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Gallup poll: Degree of one's charity depends on happiness more than wealth

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Ethan Hyman/Raleigh News & Observer/MCT/Newscom/File

(Read caption) Tru Pettigrew, center, helps with local Haitians as volunteers with the North Carolina Baptist Men Disaster Relief build houses in Titanyen, Haiti, last May 3.

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So it's true. Money doesn't buy happiness. Giving does.

That's one big conclusion to draw from an unusual survey by Gallup on how much time and money people donate around the world. Known as the "World Giving Index 2010," the survey was conducted in 153 countries for the Charities Aid Foundation in Britain. It found a better correlation between a country's degree of happiness and giving than between its wealth and giving.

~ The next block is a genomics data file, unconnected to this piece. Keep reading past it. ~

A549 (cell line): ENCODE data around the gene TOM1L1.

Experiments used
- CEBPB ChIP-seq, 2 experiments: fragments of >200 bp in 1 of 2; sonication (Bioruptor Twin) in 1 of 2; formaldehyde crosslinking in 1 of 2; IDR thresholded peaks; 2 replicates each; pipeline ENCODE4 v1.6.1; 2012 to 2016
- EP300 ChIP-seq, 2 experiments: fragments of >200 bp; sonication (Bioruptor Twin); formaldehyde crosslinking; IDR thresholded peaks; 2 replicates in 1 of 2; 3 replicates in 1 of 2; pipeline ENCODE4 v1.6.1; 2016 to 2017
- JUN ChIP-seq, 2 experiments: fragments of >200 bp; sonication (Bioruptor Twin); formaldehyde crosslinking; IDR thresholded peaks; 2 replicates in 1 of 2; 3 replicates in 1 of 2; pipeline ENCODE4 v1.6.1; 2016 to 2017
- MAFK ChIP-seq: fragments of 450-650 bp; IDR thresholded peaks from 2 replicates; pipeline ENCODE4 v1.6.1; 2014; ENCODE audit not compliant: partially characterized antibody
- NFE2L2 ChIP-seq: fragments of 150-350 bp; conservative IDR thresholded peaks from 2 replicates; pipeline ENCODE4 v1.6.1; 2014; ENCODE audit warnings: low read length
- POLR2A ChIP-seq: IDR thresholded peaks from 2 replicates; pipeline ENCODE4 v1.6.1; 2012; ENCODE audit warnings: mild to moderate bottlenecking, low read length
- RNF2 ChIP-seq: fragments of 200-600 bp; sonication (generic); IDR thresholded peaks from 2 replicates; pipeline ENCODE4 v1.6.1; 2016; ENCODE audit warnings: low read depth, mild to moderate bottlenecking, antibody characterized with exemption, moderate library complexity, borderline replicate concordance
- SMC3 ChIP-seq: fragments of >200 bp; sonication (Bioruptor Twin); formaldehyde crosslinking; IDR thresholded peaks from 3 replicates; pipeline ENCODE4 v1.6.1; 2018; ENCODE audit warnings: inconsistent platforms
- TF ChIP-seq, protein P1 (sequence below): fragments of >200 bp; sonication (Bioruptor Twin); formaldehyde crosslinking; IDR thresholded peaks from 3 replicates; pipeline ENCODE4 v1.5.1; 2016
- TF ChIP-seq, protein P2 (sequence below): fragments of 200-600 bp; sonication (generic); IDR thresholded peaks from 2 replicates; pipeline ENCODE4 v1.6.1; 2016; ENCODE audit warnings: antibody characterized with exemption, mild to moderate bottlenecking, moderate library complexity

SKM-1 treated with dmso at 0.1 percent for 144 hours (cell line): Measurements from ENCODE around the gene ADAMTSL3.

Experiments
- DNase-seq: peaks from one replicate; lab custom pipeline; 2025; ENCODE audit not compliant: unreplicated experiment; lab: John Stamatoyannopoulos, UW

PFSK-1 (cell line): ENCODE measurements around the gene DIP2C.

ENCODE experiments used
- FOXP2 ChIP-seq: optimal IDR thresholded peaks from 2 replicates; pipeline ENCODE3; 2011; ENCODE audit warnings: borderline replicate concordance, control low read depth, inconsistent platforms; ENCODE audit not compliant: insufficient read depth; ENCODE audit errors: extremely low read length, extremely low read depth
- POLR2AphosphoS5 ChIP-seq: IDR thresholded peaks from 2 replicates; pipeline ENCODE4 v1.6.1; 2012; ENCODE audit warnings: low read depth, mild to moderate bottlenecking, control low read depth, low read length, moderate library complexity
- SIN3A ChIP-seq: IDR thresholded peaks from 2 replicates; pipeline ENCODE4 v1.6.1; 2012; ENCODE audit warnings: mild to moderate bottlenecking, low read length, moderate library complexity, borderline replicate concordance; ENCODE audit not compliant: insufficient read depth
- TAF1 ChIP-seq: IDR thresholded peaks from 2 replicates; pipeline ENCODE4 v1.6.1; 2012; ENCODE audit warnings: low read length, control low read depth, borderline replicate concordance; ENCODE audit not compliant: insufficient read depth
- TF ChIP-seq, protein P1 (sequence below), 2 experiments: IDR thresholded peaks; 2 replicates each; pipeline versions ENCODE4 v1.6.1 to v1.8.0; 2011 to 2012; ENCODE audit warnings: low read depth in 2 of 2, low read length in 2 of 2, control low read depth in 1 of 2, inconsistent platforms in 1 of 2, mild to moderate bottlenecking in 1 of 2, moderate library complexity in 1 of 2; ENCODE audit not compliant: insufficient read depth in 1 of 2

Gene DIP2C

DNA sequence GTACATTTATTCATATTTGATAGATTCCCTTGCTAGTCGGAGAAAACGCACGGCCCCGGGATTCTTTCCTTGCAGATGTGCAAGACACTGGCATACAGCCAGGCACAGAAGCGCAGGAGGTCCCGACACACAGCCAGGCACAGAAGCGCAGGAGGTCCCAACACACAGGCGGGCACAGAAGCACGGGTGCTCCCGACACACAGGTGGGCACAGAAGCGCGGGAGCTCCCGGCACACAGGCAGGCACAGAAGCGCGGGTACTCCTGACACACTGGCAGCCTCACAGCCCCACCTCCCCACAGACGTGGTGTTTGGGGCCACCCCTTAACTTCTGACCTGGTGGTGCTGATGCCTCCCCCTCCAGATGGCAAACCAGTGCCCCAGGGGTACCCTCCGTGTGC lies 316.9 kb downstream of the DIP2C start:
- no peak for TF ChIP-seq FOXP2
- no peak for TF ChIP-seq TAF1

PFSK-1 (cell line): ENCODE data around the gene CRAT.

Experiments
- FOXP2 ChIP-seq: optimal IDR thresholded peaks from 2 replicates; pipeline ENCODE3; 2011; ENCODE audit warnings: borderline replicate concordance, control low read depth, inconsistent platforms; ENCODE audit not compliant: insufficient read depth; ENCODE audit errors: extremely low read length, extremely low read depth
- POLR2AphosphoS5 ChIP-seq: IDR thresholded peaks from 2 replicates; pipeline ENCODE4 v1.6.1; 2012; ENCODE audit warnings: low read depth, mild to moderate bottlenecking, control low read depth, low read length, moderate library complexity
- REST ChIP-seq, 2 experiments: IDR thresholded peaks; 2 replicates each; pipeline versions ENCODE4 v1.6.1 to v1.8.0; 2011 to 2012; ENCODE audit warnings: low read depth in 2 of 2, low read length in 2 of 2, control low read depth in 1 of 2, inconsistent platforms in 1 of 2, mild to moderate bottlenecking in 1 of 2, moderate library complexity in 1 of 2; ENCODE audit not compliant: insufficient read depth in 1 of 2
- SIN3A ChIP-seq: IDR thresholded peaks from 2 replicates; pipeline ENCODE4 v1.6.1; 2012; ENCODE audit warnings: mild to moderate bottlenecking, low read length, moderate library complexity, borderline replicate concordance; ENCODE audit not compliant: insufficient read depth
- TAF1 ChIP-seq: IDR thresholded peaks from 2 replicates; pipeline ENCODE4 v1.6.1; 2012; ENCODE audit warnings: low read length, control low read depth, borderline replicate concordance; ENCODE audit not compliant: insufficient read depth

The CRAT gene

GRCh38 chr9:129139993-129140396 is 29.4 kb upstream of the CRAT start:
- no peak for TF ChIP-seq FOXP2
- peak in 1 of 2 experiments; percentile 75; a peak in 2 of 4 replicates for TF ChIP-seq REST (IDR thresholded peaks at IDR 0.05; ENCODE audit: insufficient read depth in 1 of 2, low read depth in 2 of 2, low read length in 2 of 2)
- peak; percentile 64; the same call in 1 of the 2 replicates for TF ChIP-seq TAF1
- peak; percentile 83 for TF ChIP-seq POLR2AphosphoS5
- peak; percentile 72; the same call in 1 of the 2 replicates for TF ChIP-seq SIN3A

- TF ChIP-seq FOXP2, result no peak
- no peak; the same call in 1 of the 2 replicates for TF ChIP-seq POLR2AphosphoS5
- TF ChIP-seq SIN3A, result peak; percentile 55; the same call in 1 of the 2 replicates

The poll's main purpose was to rank each country by its overall behavior of giving, based on this question:

Which of the following three charitable acts have you undertaken in the past month:

1. Donated money to an organization?

2. Volunteered time to an organization?

3. Helped a stranger, or someone you didn’t know who needed help?

Some countries are very stingy in giving (think former Soviet bloc nations), while some can be very generous in one area while stingy in another. Liberians, for instance, give very little money to charity or religious groups but are the world's most generous people in helping strangers. The most generous countries tend to be Protestant.

The top 10 countries, based on the highest percentages of people who answered yes to all three categories, are these:

Australia 57 percent

New Zealand 57 percent


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